- Expectations and Schedule
- Tags for blog posts, Flickr photos, etc.
- Have fun, this is a social event
Like BarCamp, finding a space for DemoCamp is the most difficult thing. We’ve held DemoCamps in a variety of spaces: an office conference room; a complete office; a hallway; an auditorium(twice a classroom; and a bar.
We have often had the demos and the socializing take place is separate spaces. This has worked okay, though we tend to loose about 30% of the crowd as we transition to the social venue. We’ve always picked pubs that are within walking distance from the presentation space. Most of the pubs are no more than a 10 minute walk from the presentation space.
You want a large open space that can accommodate the number of expected attendees. Ultimately the event is about allowing others in the community to meet and interact with each other. One of the pubs we’ve used has a lot of tables and very little mingling space. I find that this environment has really impeded the natural flow and networking. Early in the life of DemoCamp, corporate kitchens, boardrooms and hallways were the perfect amount of space. We could purchase beverages and pizza. The company hosting the event often would sponsor some snacks or beverages, though this was never a requirement for hosting.
DemoCamps in Toronto have been averaging about 150 people, we’ve needed to make sure that we’ve called the pub before the event to inform them of our numbers. This allows us to reserve space, allows the pub to have additional wait staff working because 150 geeks can drink a surprising amount of Guinness.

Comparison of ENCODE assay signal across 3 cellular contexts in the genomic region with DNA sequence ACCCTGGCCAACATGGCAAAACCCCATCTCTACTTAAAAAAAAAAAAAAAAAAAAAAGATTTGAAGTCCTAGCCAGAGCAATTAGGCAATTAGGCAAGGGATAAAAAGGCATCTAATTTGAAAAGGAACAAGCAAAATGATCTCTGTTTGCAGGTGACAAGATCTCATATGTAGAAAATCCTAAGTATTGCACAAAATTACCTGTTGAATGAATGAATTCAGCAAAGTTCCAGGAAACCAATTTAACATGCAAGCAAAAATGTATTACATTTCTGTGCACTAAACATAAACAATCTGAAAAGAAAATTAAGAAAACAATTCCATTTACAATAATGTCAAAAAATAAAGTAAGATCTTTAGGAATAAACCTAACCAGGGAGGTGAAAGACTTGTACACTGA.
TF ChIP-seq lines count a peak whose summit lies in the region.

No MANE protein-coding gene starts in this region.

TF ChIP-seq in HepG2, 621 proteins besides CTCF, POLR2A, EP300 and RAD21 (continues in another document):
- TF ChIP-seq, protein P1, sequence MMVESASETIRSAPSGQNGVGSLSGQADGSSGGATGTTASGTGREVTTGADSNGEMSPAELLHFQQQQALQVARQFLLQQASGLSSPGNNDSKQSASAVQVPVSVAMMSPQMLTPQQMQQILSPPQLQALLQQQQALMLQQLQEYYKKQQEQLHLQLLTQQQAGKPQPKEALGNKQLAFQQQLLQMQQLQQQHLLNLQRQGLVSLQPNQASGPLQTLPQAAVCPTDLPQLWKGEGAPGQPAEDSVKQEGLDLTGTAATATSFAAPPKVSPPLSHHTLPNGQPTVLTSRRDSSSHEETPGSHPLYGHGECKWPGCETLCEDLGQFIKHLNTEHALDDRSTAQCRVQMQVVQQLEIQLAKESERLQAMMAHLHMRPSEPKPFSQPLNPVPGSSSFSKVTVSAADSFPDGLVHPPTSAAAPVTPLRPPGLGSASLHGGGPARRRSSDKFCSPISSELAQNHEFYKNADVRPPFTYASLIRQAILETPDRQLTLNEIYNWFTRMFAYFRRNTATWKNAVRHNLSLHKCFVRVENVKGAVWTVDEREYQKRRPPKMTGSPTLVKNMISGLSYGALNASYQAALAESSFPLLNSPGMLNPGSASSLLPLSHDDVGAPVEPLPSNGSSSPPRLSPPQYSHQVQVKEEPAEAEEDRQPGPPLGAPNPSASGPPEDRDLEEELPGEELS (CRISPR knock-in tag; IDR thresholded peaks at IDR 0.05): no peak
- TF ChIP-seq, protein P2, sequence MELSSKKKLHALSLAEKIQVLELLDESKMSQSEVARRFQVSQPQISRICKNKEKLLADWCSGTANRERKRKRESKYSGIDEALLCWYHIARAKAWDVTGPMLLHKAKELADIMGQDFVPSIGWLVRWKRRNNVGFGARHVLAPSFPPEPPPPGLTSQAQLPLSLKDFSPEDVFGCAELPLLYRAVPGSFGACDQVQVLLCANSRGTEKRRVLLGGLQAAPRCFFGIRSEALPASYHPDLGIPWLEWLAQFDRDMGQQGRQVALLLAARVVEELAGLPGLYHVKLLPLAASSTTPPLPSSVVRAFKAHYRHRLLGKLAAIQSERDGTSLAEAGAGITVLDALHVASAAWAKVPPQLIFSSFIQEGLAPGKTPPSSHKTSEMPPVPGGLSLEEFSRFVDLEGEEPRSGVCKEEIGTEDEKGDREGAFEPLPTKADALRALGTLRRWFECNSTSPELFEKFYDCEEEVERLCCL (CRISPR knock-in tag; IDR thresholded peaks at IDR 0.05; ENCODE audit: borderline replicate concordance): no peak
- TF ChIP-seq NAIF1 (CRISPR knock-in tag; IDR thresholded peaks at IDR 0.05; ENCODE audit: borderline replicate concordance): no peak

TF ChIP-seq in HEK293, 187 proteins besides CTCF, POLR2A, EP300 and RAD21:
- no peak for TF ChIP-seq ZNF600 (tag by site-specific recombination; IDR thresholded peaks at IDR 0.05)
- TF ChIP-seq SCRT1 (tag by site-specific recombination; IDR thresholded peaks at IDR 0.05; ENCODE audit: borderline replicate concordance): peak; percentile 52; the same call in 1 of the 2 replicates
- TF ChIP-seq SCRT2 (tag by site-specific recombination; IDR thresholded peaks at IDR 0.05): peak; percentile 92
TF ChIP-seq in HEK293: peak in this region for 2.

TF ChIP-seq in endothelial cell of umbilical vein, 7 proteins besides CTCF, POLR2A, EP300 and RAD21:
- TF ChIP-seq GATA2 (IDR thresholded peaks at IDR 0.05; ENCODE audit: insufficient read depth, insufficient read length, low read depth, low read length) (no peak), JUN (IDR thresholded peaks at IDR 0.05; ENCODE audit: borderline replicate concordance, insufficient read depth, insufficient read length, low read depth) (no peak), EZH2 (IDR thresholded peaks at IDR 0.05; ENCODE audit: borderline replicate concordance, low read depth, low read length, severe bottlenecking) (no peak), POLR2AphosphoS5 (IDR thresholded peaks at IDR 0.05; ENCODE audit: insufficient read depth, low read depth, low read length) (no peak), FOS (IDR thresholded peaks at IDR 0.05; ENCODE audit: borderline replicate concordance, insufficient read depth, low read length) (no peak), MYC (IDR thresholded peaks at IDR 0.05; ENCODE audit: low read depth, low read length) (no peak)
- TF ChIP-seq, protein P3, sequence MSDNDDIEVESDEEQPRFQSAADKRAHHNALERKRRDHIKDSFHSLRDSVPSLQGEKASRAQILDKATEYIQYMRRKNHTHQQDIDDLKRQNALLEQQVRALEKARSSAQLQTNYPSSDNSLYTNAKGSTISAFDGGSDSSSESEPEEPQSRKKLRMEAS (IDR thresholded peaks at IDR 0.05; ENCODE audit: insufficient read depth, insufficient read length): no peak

There is only 1 piece of equipment that we use for DemoCamp. We use an old school large darkroom clock (something like this if you’re interested). This is because Bryce is a old school photography geek and had one laying around. It’s basically a large dial countdown timer with a loud buzzer. Every presenter gets 15 minutes, when the timer goes off, the audience applauds and they leave the stage. You don’t need to buy one of these timers. Eli manually times each presentation at CaseCamp and announces to the presenter their time remaining. Find what works for you, but the timer is great because it just starts buzzing and the presenters disperse. There’s no “I just need a second”.
The only other pieces of equipment that have been handy to have around depending on location include:
- power cord/extension cord
- wifi access point
The projector is a key part. Not having one readily available was the cause of the 30+ minute delay at DemoCamp7. The power cord/extension cord makes the set up and location of the projector much easier.
We try to make sure that the event location has a wifi network.
Things to Remember
- Relax and have fun, you wouldn’t want to have a heart attack organizing one of these things.
- These events are about the people attending, the presenters, not you. Help people feel comfortable. Build a network. Find other people who are interested in helping. Let them.
- The community is the framework! We come out to these events because of the people. There shouldn’t be a fee. The content should be open. Presentations shouldn’t be “screened”. This is a chance for geeks to hang out and share and be proud.